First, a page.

New habits demand new fabrics. Something that really is not gone weavers unconcerned by. Recent seasons have the big fabric producer competed to see who can create the lightest, least wrinkled and coolest costume fabric.
We really demands of our suits. They agree to carry from nine to five in a heated facility without the wearer gets sweaty. They must retain the shape and luster after sheer abrasive. Ideally, they are also going to pack in your suitcase without getting wrinkled. It increases the demands on the structure itself, but of course also the fabric. Fortunately weavers seem obsessed with the idea to offer us so functional fabrics as possible.
What is it that distinguishes a performance fabric? Basically these are three parts; yarns, the weaving technique and finishieringen. The main weavers are extremely selective with which the yarns they use. For natural function fabrics is often held up as merino wool, with its thin and durable fibers constitute a good basis for the fabric. For the summer season does not mix rarely Merino wool yarns with silk fabric to reduce weight, but also to reduce the tendency to wrinkle. For more luxurious fabrics are used frequently mohair from Angora goat. The quality is very similar to wool and silk combination with high luster and wrinkle-free properties.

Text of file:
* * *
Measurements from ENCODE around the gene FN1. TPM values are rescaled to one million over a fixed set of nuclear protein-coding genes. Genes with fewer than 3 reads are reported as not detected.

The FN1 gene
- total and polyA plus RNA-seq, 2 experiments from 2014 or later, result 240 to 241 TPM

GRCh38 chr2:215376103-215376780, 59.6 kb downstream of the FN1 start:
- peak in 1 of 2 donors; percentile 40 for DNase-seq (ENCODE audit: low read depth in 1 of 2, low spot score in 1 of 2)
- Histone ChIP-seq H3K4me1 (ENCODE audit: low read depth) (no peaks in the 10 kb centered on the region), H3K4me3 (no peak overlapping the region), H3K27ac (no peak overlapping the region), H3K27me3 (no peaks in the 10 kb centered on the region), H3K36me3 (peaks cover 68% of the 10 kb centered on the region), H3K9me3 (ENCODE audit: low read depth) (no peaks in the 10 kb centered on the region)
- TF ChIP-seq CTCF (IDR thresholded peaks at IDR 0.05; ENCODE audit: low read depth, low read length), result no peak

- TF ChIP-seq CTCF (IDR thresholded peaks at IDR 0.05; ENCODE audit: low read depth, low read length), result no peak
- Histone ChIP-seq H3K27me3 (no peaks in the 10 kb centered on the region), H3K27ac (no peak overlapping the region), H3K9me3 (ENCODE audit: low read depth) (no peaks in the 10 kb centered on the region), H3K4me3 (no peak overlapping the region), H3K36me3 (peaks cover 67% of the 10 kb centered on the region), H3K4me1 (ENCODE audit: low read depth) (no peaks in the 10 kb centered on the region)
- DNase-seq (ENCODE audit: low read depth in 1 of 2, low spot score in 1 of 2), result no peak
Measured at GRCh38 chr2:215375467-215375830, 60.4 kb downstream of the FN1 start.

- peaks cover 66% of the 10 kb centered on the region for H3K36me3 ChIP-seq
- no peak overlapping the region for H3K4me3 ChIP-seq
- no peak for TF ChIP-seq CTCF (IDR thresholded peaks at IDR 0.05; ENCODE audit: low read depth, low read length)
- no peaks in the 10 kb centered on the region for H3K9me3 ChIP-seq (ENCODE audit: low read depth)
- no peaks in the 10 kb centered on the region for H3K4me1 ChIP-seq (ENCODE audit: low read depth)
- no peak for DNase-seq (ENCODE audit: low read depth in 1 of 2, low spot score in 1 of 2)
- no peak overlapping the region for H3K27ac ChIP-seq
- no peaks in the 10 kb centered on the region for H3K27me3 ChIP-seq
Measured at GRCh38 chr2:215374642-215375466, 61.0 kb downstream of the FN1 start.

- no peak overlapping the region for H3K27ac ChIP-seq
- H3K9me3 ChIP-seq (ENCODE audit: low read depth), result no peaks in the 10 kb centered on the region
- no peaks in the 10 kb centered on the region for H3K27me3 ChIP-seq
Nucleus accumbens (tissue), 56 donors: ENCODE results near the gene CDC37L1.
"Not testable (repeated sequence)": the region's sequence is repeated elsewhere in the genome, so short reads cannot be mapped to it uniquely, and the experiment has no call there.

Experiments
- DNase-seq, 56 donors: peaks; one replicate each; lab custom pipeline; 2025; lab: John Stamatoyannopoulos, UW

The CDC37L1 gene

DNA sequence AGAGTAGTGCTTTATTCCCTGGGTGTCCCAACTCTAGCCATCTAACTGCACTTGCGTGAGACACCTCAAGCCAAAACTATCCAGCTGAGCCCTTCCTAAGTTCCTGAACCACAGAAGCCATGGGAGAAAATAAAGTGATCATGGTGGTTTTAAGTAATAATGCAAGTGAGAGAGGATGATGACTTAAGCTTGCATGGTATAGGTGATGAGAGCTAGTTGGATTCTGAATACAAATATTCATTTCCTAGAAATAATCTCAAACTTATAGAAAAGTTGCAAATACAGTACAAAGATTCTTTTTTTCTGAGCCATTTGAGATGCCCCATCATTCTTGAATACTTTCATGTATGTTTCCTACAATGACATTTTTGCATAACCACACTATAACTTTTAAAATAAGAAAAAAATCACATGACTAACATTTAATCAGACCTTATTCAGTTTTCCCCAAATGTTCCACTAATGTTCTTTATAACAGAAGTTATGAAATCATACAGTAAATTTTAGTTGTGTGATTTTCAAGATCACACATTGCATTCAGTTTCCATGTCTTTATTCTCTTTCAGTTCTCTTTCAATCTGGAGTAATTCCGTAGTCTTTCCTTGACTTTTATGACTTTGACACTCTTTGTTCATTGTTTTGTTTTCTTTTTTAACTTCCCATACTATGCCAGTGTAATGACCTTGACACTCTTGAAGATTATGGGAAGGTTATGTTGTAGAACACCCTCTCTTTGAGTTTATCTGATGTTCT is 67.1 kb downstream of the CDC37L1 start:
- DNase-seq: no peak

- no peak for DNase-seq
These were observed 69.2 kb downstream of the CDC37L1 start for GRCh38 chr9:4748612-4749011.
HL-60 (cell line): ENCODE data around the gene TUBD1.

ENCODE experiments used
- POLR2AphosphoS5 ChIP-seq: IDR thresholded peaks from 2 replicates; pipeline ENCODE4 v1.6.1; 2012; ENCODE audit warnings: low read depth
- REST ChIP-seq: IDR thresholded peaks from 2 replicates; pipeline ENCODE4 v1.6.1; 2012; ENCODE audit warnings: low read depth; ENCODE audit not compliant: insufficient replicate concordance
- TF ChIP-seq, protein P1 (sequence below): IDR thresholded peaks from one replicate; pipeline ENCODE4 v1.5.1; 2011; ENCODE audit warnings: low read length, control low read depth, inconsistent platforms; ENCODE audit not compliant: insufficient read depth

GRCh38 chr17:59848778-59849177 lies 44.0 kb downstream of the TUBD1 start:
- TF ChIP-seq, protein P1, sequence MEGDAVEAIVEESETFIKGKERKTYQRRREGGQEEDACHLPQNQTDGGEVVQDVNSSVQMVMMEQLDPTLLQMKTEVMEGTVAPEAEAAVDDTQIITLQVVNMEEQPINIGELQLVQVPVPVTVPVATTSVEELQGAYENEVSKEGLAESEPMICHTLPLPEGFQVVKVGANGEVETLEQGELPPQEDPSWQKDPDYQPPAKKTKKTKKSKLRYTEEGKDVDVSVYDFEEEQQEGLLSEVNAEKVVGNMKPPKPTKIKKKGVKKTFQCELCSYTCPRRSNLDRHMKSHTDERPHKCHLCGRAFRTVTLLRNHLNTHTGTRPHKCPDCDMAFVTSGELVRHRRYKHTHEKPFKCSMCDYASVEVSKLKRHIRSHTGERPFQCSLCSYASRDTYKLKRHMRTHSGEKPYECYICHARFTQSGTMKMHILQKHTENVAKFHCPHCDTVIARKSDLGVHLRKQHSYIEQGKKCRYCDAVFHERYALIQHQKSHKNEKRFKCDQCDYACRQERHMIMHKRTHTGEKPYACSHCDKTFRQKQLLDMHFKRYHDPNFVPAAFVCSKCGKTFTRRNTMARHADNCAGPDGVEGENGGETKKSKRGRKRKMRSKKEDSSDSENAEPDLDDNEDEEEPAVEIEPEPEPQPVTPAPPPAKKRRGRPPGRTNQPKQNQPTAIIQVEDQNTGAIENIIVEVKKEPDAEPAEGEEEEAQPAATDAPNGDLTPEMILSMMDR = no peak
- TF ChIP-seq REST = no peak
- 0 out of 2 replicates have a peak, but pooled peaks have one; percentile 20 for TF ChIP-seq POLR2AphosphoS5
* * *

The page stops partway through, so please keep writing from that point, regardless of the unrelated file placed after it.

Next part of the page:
Weaving techniques and finishieringen might affect mainly the fabric movement, but also the sensitivity to stains and sunlight. For example, Zegna for spring developed fabric Cool Effect (top photo), which reflects 80% of sunlight away from the body, which is largely a result of finishing.